News / Asia

Former Maldives President Awaits Arrest

Former Maldivian president Mohamed Nasheed speaks with the media at his home in Male, February 9, 2012.
Former Maldivian president Mohamed Nasheed speaks with the media at his home in Male, February 9, 2012.

The former president of the Indian Ocean archipelago of the Maldives, Mohamed Nasheed, awaited arrest Thursday after a criminal court in capital city Male issued a warrant for him and his defense minister.

Nasheed told reporters at his home he hopes the international community will respond quickly because he expects to be jailed soon. His wife and daughter fled to Sri Lanka, but the former leader said he will fight the proceedings and will not leave the Maldives because, as he put it, "the whole country will go to the dogs" [fall into ruin].

Nasheed, the country's first democratically elected leader, said he was forced from office in a coup and that the new president, Mohammed Waheed Hassan, his former second-in-command, should immediately step down.

He said he feared that his successor was involved in the coup attempt and had seized the chance to take over. He has urged the country's judiciary to investigate those responsible for his ouster.

Key Facts About Maldives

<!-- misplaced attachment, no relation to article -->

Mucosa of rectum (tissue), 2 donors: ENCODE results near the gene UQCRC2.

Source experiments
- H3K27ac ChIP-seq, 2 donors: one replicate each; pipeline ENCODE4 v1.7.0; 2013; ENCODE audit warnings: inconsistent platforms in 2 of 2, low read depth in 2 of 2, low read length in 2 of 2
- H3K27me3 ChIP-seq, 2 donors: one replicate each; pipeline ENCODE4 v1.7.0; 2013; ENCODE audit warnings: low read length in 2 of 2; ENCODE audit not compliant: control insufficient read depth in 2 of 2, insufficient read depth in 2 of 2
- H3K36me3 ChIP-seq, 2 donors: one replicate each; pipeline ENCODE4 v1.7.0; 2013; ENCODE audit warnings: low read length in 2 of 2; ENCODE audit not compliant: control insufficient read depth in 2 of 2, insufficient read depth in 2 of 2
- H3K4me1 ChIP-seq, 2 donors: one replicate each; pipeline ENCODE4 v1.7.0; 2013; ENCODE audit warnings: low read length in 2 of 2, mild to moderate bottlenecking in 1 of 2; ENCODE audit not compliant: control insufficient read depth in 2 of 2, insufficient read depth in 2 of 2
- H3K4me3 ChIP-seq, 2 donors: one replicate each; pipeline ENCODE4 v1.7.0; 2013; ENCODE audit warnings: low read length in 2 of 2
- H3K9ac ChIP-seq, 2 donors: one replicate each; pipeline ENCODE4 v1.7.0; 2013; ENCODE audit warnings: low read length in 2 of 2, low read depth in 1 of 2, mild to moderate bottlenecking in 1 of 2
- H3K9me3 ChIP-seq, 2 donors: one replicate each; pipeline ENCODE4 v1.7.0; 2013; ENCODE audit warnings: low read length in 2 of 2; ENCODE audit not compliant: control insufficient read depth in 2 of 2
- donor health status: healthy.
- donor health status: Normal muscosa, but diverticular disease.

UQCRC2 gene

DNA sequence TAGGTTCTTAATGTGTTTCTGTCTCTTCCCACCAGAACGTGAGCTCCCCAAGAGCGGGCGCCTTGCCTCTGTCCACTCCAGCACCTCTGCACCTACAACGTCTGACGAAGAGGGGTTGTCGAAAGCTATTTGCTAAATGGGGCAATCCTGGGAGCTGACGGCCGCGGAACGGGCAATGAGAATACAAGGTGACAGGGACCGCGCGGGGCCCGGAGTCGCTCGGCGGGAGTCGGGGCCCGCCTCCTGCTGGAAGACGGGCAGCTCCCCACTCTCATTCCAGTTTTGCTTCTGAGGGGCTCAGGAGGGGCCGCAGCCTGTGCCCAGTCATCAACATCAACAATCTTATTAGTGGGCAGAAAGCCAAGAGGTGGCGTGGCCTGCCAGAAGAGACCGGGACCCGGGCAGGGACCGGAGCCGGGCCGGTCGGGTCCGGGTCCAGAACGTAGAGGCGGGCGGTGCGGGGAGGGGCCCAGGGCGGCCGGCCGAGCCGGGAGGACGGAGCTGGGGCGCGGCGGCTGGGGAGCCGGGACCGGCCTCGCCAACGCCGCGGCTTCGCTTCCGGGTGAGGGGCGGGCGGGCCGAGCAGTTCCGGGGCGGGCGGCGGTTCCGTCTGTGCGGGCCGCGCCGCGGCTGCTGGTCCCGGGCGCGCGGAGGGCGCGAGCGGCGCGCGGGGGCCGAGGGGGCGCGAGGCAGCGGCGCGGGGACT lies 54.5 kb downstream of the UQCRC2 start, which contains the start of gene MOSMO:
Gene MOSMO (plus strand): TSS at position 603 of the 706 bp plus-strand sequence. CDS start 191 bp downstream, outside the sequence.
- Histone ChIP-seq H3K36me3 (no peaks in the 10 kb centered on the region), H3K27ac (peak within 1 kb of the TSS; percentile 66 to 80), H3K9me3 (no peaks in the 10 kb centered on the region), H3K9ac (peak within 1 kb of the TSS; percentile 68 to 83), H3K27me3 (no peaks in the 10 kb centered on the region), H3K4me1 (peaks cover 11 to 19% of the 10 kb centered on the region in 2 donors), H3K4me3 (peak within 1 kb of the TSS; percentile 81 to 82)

• Maldives is a chain of almost 1,200 islands in the Indian Ocean.
  • Less than 200 of the islands are inhabited.
  • 80 percent of the land area is one meter or less above sea level.
  • Tourism is Maldives' largest industry.
  • Population in 2010 was 310,000 people.
  • Maldives gained independence in 1965

Hassan has denied the allegations, however, saying he was unprepared to take control of the country. He also announced plans to appoint a unity cabinet in the next few days.

The arrest warrant for Nasheed was issued a day after violent clashes Wednesday between police and his supporters spread throughout the capital to several outlying islands.

Newly appointed Home Minister Mohammed Jamil Ahmed told reporters the violence marked the worst day in the Maldives' modern history.

Nasheed resigned Tuesday after numerous calls by protesters and police officers for him to step down. His former deputy, Hassan, was sworn in as president hours later.   

The resignation came after Nasheed ordered the arrest of a senior judge, sparking three weeks of protests.

Some information for this report was provided by AP, AFP and Reuters.

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